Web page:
- Educational Philosophy
- early childhood
- middle school
- the arts
- student life
Over the years, so many wonderful students have graduated Solomon Schechter Day School of Greater Hartford. Below are profiles of past students that have accomplished so much by taking what they learned here and applying it to life. As a community, we are so proud!
On a recent trip to Solomon Schechter, I felt like I was back home. While some features of Schechter appeared unfamiliar (hello second floor middle school!), many aspects had not changed. As I meandered through halls I once skipped down, I was brought to tears while reminiscing with former teachers and from hearing the sound of children singing prayers I too learned at Schechter.
During my time at SSDS from Gan Aleph through eighth grade, the Schechter community instilled in me many values that I hold true to this day: a strong sense of self, the importance of Judaism, and practicing tikun olam. The value of healing the world has guided my life professionally. Upon graduating with a Psychology degree from Miami University, I obtained my Master's degree in Counseling Psychology from Lesley University. I have been working in the field of eating disorders since 2009, advocating for an increase in eating disorder awareness and understanding. I am currently employed as the Connecticut Marketing and Community Relations Associate with Walden Behavioral Care in South Windsor, CT. In addition, I continue my clinical work seeing patients for individual and group counseling sessions.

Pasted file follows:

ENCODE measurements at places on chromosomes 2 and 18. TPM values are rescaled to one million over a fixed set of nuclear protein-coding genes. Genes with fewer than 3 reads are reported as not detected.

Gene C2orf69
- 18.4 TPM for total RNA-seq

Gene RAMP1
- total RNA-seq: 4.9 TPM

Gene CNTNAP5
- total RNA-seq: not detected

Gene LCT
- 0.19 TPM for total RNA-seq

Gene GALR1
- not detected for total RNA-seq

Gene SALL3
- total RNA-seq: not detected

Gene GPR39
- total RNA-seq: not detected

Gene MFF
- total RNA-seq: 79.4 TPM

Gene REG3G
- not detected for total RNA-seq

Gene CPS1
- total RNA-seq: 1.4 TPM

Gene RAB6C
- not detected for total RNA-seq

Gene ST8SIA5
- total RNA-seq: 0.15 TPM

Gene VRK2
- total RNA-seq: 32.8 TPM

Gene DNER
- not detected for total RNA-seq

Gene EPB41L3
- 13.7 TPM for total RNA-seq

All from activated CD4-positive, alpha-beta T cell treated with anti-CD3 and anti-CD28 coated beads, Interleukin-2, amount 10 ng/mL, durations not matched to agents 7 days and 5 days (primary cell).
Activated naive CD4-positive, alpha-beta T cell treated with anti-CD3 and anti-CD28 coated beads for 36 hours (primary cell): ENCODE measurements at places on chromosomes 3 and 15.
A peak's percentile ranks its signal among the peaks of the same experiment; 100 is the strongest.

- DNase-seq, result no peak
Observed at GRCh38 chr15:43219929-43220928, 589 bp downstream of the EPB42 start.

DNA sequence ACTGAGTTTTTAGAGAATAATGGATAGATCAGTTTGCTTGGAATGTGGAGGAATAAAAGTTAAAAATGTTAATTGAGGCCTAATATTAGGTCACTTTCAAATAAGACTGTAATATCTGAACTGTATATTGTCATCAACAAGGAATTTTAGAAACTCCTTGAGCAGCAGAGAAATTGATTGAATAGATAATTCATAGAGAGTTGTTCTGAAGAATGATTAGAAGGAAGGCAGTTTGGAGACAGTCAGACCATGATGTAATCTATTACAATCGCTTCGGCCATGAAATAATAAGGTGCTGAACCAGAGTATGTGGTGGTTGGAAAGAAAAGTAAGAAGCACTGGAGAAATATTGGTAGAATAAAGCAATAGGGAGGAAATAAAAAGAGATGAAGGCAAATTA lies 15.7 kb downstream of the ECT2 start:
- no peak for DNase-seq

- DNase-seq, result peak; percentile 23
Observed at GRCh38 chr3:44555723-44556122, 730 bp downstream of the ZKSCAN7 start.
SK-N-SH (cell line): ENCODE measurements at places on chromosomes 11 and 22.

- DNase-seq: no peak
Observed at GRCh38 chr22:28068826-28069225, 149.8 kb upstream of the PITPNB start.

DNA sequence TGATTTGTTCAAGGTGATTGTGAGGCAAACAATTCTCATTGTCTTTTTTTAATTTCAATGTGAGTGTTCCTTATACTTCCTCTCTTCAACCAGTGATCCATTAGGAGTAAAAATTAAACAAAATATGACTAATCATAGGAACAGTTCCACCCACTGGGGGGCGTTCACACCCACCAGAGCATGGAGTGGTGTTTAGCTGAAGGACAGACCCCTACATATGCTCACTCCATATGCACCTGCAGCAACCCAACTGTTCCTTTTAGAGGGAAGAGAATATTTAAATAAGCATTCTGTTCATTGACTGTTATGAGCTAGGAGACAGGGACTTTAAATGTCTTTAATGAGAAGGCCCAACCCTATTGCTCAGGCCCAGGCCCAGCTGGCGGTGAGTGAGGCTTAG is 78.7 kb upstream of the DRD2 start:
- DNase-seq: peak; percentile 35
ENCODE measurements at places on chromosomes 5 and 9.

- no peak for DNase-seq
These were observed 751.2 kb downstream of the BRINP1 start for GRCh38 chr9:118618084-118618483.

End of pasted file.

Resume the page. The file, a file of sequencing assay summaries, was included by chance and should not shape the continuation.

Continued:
In my spare time, I recently resumed taking Hebrew classes. My Hebrew teacher is impressed with my language skills and I have Schechter to thank for those. I look forward to my next trip to Israel where I will benefit from being able to travel independently.